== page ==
Emma Quotes

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Emma Emma by Jane Austen
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Emma Quotes (showing 1-30 of 214)
“I may have lost my heart, but not my self-control. ”
Jane Austen, Emma
“I always deserve the best treatment because I never put up with any other.”
Jane Austen, Emma
“If I loved you less, I might be able to talk about it more.”
Jane Austen, Emma
“Seldom, very seldom, does complete truth belong to any human disclosure; seldom can it happen that something is not a little disguised or a little mistaken.”
Jane Austen, Emma
“I cannot make speeches, Emma...If I loved you less, I might be able to talk about it more. But you know what I am. You hear nothing but truth from me. I have blamed you, and lectured you, and you have borne it as no other woman in England would have borne it.”
Jane Austen, Emma
“Silly things do cease to be silly if they are done by sensible people in an impudent way.”
Jane Austen, Emma
“There are people, who the more you do for them, the less they will do for themselves.”
Jane Austen, Emma
“One half of the world cannot understand the pleasures of the other.”
Jane Austen, Emma
“Better be without sense than misapply it as you do. ”
Jane Austen, Emma
“Without music, life would be a blank to me.”
Jane Austen, Emma
“Men of sense, whatever you may choose to say, do not want silly wives.”
Jane Austen, Emma
“You must be the best judge of your own happiness.”
Jane Austen, Emma
“Indeed, I am very sorry to be right in this instance. I would much rather have been merry than wise.”
Jane Austen, Emma
“Were I to fall in love, indeed, it would be a different thing; but I have never been in love ; it is not my way, or my nature; and I do not think I ever shall.”
Jane Austen, Emma
“Vanity working on a weak head produces every sort of mischief.”
Jane Austen, Emma
“Mr. Knightley, if I have not spoken, it is because I am afraid I will awaken myself from this dream.”
Jane Austen, Emma
“She was one of those, who, having, once begun, would be always in love.”
Jane Austen, Emma
“Badly done, Emma!”
Jane Austen, Emma
“Business, you know, may bring money, but friendship hardly ever does.”
Jane Austen, Emma
“It's such a happiness when good people get together.”
Jane Austen, Emma
“I lay it down as a general rule, Harriet, that if a woman doubts as to whether she should accept a man or not, she certainly ought to refuse him.”
Jane Austen, Emma
“My dearest Emma," said he, "for dearest you will always be, whatever the event of this hour's conversation, my dearest, most beloved Emma -- tell me at once. Say 'No,' if it is to be said." She could really say nothing. "You are silent," he cried, with great animation; "absolutely silent! at present I ask no more."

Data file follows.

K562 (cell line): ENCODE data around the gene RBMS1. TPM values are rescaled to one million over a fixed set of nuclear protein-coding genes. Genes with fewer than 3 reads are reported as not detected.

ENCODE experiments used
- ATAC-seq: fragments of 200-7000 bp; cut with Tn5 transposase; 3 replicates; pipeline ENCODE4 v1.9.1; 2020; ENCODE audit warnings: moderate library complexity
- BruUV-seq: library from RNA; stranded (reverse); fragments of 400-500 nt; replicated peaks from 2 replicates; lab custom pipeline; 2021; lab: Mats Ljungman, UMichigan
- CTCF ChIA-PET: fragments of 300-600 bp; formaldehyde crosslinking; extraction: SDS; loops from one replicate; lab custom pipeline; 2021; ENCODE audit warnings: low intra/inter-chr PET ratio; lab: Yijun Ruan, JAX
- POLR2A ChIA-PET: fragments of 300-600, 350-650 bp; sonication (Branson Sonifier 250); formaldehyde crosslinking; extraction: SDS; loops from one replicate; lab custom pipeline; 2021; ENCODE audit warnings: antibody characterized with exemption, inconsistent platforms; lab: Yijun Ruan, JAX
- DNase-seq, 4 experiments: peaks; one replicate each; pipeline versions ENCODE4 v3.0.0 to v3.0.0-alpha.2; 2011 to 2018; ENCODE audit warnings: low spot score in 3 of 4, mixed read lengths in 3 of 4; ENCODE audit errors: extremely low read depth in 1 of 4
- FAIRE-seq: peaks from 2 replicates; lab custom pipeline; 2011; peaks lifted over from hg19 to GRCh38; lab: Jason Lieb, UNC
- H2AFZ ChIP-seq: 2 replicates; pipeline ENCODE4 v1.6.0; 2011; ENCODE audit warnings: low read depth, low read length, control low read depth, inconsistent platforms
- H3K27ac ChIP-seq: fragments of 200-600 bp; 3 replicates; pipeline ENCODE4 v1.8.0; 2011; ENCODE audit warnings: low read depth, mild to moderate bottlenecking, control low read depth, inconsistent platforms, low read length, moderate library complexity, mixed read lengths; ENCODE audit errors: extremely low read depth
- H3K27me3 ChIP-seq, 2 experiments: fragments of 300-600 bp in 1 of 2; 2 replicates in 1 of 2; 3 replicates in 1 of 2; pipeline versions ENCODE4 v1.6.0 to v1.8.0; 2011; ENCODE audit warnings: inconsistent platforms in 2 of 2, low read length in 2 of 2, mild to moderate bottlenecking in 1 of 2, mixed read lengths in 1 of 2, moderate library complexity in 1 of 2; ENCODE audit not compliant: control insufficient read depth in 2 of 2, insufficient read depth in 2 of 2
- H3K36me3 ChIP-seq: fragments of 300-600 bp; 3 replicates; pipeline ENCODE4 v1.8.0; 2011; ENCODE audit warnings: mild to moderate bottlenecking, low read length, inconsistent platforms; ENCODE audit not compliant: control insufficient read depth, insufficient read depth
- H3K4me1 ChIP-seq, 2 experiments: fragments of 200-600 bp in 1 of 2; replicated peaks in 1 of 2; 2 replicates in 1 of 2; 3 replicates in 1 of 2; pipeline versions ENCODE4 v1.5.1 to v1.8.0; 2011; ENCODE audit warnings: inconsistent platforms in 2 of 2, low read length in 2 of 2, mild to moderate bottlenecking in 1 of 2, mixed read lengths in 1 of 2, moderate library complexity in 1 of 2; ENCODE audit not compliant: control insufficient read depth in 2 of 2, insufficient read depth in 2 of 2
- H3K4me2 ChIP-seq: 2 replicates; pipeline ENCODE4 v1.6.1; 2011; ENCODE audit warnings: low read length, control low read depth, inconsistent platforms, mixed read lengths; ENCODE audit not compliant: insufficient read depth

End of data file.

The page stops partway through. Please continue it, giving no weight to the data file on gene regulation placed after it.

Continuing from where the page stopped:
Emma was almost ready to sink under the agitation of this moment. The dread of being awakened from the happiest dream, was perhaps the most prominent feeling.

"I cannot make speeches, Emma," he soon resumed; and in a tone of such sincere, decided, intelligible tenderness as was tolerably convincing. "If I loved you less, I might be able to talk about it more. But you know what I am. You hear nothing but truth from me. I have blamed you, and lectured you, and you have borne it as no other woman in England would have borne it. Bear with the truths I would tell you now, dearest Emma, as well as you have borne with them. The manner, perhaps, may have as little to recommend them. God knows, I have been a very indifferent lover. But you understand me. Yes, you see, you understand my feelings and will return them if you can. At present, I ask only to hear, once to hear your voice.”
Jane Austen, Emma
tags: love
“Why not seize the pleasure at once? -- How often is happiness destroyed by preparation, foolish preparation!”
Jane Austen, Emma
“This sweetest and best of all creatures, faultless in spite of all her faults.”
Jane Austen, Emma
tags: love
“It is not every man's fate to marry the woman who loves him best”
Jane Austen, Emma
“And have you never known the pleasure and triumph of a lucky guess? I pity you. I thought you cleverer; for depend upon it, a lucky guess is never merely luck. There is always some talent in it.”
Jane Austen, Emma
“It was a delightful visit;-perfect, in being much too short.”
Jane Austen, Emma
“Nobody, who has not been in the interior of a family, can say what the difficulties of any individual of that family may be.”
Jane Austen, Emma
“Surprises are foolish things. The pleasure is not enhanced, and the inconvenience is often considerable.”
Jane Austen, Emma
“I am going to take a heroine whom no one but myself will much like”
Jane Austen, Emma

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